Greenwich Council leader Chris Roberts has lambasted media coverage of the London riots – but not for ignoring Woolwich, whose town centre was wrecked in the disturbances a fortnight ago.
Roberts accused Sky News of glorifying looters in a column in this week’s edition of council weekly Greenwich Time, and criticised the BBC for not allowing the council to show images of suspects on its big screen in Woolwich town centre.
He also said Woolwich did not need “a fixation with burnt-out buildings” – likely to be a reference to the Woolwich wall on the side of the Great Harry pub, painted over on Monday morning. There is no direct reference to the wall in Greenwich Time, despite it being covered by other local and national media.
This website understands Roberts declined two offers of interviews with Sky News when the channel’s reporters arrived in Woolwich to film at the wall last week, claiming that coverage of the damaged town centre would further stigmatise the area.
“It is galling to witness Sky News interviewing rioters, dressed as though they were attending a paramilitary funeral, on the shores of Greenwich and then permitting them to walk away after confessing their crimes on camera,” he said.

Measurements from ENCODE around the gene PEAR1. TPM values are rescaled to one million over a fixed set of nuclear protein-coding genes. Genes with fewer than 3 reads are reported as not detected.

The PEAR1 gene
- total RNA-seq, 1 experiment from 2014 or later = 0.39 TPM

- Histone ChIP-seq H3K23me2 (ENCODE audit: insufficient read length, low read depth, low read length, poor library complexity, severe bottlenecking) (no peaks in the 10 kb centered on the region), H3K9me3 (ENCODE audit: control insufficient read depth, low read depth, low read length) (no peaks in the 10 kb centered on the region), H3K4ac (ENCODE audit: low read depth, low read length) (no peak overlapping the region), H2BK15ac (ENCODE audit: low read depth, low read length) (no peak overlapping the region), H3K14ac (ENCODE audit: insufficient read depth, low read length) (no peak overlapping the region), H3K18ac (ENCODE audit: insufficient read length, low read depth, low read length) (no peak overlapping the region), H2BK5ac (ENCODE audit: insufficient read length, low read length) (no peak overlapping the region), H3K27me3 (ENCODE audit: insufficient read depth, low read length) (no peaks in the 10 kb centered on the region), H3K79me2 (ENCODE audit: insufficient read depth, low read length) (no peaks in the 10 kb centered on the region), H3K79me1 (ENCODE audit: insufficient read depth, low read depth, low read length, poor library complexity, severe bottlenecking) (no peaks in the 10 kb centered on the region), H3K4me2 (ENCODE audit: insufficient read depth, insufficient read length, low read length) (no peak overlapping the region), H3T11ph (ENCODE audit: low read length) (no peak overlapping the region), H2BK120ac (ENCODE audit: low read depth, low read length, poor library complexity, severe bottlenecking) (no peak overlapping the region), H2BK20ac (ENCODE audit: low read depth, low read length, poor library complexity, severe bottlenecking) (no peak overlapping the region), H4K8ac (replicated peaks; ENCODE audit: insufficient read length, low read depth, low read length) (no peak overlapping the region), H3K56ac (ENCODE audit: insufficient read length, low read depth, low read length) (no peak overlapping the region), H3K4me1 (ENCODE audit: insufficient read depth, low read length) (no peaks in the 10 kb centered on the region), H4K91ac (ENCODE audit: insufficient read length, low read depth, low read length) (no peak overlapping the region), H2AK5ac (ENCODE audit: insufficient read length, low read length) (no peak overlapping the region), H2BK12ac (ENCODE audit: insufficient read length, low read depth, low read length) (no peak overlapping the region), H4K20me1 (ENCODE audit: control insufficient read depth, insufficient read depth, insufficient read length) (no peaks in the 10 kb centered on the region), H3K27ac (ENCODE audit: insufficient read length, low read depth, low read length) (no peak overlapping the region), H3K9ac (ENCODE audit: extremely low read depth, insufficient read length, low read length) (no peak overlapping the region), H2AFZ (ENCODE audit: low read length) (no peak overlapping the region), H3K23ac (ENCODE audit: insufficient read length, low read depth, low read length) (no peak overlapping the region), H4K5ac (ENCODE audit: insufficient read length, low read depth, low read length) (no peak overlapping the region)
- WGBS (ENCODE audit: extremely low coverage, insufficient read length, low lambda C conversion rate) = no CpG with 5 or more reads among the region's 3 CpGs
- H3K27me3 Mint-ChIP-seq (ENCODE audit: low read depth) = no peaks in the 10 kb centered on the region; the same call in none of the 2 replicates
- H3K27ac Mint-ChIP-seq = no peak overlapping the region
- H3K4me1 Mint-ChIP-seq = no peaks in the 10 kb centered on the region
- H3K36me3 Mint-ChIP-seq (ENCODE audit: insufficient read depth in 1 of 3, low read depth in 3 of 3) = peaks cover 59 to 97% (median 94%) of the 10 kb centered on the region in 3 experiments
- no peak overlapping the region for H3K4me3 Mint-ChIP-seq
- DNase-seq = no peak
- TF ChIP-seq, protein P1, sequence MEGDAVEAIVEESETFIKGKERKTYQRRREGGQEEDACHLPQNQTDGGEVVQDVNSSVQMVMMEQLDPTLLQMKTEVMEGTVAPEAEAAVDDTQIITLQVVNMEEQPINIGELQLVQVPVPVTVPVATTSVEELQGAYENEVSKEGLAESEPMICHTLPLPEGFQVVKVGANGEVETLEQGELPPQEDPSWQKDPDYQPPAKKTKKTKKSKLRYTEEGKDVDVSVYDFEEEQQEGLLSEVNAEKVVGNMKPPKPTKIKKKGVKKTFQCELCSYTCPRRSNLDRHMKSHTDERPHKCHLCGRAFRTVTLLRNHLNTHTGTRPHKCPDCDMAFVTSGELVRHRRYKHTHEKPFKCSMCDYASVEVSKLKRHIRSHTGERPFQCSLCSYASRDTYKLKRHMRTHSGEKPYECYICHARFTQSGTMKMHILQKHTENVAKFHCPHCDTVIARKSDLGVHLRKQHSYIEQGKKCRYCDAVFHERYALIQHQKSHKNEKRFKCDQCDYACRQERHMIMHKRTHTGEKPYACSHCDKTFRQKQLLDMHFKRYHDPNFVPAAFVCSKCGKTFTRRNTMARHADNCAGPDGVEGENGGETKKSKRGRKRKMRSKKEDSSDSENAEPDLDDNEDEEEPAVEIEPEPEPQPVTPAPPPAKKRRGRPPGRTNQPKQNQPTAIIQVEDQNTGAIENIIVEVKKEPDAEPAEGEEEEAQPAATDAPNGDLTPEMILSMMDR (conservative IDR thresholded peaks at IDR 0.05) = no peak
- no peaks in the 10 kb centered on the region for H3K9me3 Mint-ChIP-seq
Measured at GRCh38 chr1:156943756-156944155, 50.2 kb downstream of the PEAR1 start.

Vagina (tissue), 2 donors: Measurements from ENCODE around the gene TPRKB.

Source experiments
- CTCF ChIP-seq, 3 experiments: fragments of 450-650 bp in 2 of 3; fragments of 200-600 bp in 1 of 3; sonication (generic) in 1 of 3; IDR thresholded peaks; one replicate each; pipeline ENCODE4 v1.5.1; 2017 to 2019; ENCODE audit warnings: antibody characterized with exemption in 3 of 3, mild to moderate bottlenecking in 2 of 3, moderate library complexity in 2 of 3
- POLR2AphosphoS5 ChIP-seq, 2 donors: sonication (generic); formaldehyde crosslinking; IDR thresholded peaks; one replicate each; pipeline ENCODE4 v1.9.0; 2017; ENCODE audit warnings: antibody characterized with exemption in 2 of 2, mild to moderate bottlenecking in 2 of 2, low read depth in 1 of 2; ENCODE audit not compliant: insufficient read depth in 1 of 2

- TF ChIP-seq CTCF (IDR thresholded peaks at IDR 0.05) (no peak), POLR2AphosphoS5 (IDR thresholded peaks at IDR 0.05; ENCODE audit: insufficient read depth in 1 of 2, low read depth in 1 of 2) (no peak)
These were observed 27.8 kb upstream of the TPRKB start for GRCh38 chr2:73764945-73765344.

“After the News of the World, it appears our media have learned no moral lessons on how about behave.”
He continued: “Even the BBC has not distinguished itself. They own our Big Screen in Woolwich, and yet, despite showing the riots live and screening programmes like Crimewatch, they refuse to let us post CCTV images of rioters on their screen in Woolwich [sic].
“The last thing Woolwich needs at this time is a media circus. What we need… is not a fixation with burnt-out buildings, but getting back into all of our shops and all of us buying what we need from our local businesses.”
Despite the damage caused to Woolwich, the media all but ignored the area until nearly a week after the riot, when the Woolwich wall attracted the interest of Sky News, which returned the next day for a follow-up feature.
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No VIPs have visited the area either as locals come to terms with the damage done. Only junior minister Bob Neill (pictured above talking to police officers with Roberts) has come to Woolwich so far.
Greenwich Time is one of only two council weekly newspapers in the country. The council’s cabinet decided to continue publishing it earlier this year even though it defies a government code which aimed to restrict council papers to appearing four times each year.
The code also states that council publications should be “objective”, “even-handed”, “appropriate”, and “be issued with care during periods of heightened sensitivity”.